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Lethbridge Herald Newspaper Archives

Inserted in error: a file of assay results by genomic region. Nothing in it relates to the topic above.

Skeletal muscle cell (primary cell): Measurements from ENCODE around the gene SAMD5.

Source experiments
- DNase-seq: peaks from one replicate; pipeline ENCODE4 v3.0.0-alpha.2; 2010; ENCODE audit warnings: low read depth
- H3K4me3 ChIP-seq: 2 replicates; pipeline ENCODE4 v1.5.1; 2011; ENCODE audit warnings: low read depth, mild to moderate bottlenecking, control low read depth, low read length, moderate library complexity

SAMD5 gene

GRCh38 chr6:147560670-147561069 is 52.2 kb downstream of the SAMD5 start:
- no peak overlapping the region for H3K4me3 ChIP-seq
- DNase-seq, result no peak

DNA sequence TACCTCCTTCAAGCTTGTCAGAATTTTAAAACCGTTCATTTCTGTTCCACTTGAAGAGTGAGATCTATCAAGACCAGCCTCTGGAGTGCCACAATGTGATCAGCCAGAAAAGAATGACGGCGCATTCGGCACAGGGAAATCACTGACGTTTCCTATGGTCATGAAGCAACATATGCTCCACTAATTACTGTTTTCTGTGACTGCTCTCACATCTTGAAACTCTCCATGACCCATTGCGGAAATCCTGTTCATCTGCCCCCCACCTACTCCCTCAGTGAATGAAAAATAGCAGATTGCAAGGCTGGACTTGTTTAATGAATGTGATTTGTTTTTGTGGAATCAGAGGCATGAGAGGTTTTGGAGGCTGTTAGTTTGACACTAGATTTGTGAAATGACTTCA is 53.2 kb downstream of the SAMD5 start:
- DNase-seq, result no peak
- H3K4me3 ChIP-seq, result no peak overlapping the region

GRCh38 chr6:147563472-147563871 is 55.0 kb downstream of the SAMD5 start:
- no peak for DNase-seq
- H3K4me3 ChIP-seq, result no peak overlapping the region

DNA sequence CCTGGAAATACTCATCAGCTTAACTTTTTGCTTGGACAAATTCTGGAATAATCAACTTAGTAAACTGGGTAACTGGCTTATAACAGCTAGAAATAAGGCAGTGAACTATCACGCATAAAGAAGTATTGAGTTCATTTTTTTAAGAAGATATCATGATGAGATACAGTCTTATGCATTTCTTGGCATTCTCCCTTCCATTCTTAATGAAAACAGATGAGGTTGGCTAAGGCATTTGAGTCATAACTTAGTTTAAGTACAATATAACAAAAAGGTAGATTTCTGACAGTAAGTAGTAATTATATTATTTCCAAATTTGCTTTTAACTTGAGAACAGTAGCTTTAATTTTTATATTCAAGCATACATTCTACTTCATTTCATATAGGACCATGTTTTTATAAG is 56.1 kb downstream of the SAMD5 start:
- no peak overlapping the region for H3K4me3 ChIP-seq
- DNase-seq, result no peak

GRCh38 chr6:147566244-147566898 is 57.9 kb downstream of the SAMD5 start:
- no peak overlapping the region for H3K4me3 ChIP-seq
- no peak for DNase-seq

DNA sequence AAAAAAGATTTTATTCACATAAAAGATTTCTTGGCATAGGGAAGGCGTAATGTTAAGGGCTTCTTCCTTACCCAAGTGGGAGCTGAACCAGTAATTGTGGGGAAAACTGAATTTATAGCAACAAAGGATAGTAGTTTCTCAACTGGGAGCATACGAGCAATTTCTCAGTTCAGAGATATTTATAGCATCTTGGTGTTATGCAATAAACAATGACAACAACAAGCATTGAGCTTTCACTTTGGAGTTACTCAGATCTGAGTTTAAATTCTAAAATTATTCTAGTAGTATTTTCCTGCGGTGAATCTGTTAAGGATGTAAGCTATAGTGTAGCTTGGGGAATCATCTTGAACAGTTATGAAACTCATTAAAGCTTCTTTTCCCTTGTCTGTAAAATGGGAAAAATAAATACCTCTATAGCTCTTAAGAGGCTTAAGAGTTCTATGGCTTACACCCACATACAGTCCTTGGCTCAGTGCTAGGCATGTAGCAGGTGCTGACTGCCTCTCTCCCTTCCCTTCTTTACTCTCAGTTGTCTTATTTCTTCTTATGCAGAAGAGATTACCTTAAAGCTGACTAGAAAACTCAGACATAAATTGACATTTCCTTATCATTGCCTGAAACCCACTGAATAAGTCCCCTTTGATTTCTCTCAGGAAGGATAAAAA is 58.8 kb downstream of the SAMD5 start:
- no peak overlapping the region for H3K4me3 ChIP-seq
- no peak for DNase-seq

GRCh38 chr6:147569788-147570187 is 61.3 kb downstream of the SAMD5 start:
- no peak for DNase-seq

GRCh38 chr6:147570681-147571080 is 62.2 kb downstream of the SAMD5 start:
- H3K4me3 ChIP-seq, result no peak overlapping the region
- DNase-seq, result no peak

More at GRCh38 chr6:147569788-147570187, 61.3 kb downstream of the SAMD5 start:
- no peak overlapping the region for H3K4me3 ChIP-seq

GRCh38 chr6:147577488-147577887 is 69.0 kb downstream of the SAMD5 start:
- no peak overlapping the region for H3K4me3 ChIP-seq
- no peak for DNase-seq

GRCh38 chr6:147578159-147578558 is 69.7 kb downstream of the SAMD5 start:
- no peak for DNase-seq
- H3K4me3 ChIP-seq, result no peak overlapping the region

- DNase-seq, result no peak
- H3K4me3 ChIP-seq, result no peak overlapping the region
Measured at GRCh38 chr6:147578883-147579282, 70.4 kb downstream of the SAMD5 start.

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Lethbridge Herald, The (Newspaper) - November 27, 1970, Lethbridge, Alberta A WARM WELCOME AWAITS YOU MARQUIS HOTEL The Lethbridge Herald TELEVISION GUIDE HANNIGAN'S 328-4038 FRIDAY, NOVEMBER 27 1970 LISTINGS FOR SATURDAY, NOVEMBER 28 TO FRIDAY, DECEMBER 4. Family happy on Arizona ranch Dick Van Dyke, Bill Cosby team for comedy special TELESCOPE FEATURES NEWSCASTER Former NBC newscaster Chet Huntley spent several weeks with the CBC's Ken Cavanagh this summer, at the studios in New York and Huntley's Big Sky Ranch in Montana as he retired from broadcasting to head for the clear western skies. CBC -cameras follow Huntley from the city's sky- scrapers to his new life in the wilderness in Telecope '71, Tuesday, Dec. 1, p.m. Chet quits smog to run big ranch Ken Cavanagh describes for- mer NBC news broadcaster Ghet Huntley as "solid and sin- cere, a really believable and honest Cavanagh should know. As host of CBC-TV's Telescope '71 Ken spent nearly two weeks with Huntley when he directed the filming of Good Night David Goodbye Chet the Telescope show to be telecast on CBC-TV Tuesday, Dec. 1 at p.m. on channel 7. The show is an in-depth examination of a man who gave up his position as co-host of NBC television's Huntley- Erinkley report (the national newscast watched by millions) to head for tie open sides of the West and nm a ranch in Montana. According to Cavanagh, 56- year-old Huntley is a man who is as straight forward and be- lievable in person, as he has appeared on the television screen for the last 15 years. In his new venture Huntley runs the acre Big Sky Ranch near Bozeman, Montana which Mes in beautiful, unspoiled coun- try and will soon be the sita of one of the largest sports devel- opments in the United States. Everything in recreation, from skiing, to riding to condomini- um living, will transform the area into a haven for lovers of the outdoors. Telescope watches Huntley as he prepares for and telecasts his last newscast with partner David Brinldey, and chats with him in his office. The cameras go along as the broadcasting veteran leaves the smog of New York for the sunny skies and green slopes of the Montana mountains, where he was raised. He talks about his ca- reer, about the state of democ- racy in the United States today, and in particular about the freedom of spirit engendered by the atmosphere of the West. Peyton Place- star in Corwiu An American actress who is best known for a six-month role ending in a spectacular demise on TV's Peyton Place, Susan Oliver guest stars in the sec- ond episode of the new Corwin series on CBC television, Sun- day, Nov. 29, at 9 p.m. in color on Channel 7. The blonde actress made the newspapers in September, 1967, by doing a solo flight in her single-e n g i n e private plane, from New York to Moscow. hair is a little longer at the neckline and the sideburns are sprouting a bit of gray. But the infectious laugh, the inner warmth and the general .attractiveness of Dick Van Dyke hasn't changed an iota since he forsook net- work television series five years ago. When he was back in Holly- wood to tape his special, Dick Van Dyke Meets BUI Cosby which airs on the CTV Televi- sion Network Saturday Decem- ber 5, p.m. on Channel 13, Van Dyke was frank and hasty to admit he couldn't wait to return to the 180-acre ranch miles outside Phoenix. He moved his entire family there as soon as the Van Dyke series ceased production in 19C5. "I've done a movie each year since, and three other spe- cials. Yes, I know, my master plan called for total retire- ment, but I couldn't afford it." Even superstars have budget- ary problems. "However, I feel I now have the best of all possible worlds. Movies and TV specials when I feel like it, and a series up- coming in 1971 but it will be shot at a film studio just eight miles from the ranch in Ari- zona. "What do we do at night? Well, the last few nights before we came over here, we spent shooting toads. Yes, he repeated to his incredulous in- terviewer. "I made a pond with a water- fall and we get all kinds of ani- mals: chipmunks, porcupines, and toads by the hundreds. They get gigantic, about eight inches across and my dogs bite them; they're poisonous and one of the dogs almost died." He admits his dogs', a Cairn terrier and a poodle, weren't exactly bred for desert living; they don't even have an air- conditioned doghouse; so Van Dyke had to do his own ex- terminating. The ranch, located in a for- mer mining community called; Cave Creek, formerly was a working spread. Its new owner couldn't possibly make it Van is now seeking a herd of cattle Dyke continued. and more horses. "We have only one horse now- he's ac- tually a pinto pony and he fol- lows us around like he's one of the dogs." And what do the "civilian" inhabitants of Cave Creek feel about having a top show busi- ness star living in their midst? "The whole town takes us for granted. It's just great. When the tourists drive out from Phoenix, they won't tell them where we live. They watch over us like we were he says with great satisfaction. And there is a certain child- like quality about Dick Van Dyke which inspires that type of special protection. All clowns have it. The Glen Campbell Goodlime Hour will be pre-empted on this occasion. "When the special first came up, I said if I had my druthers the person I wanted more than anyone else on the show was Bill Van Dyke re- ported. "Eight up front, everybody told me he was too busy, he "But I. called him and he said, 'Fine, where do you want me to Van Dyke and Cosby first met several years ago when "The Dick Van Dyke Show" and Cosby's "I Spy" were both VAN DYKE Concluded on Page 2 TWO FUNNY MEN" pick Van Dyke and Bill Cosby combine their zany talents in a comedy special on Satur- day, Dec. 5, at 7 p.m. on chan- nel 13. 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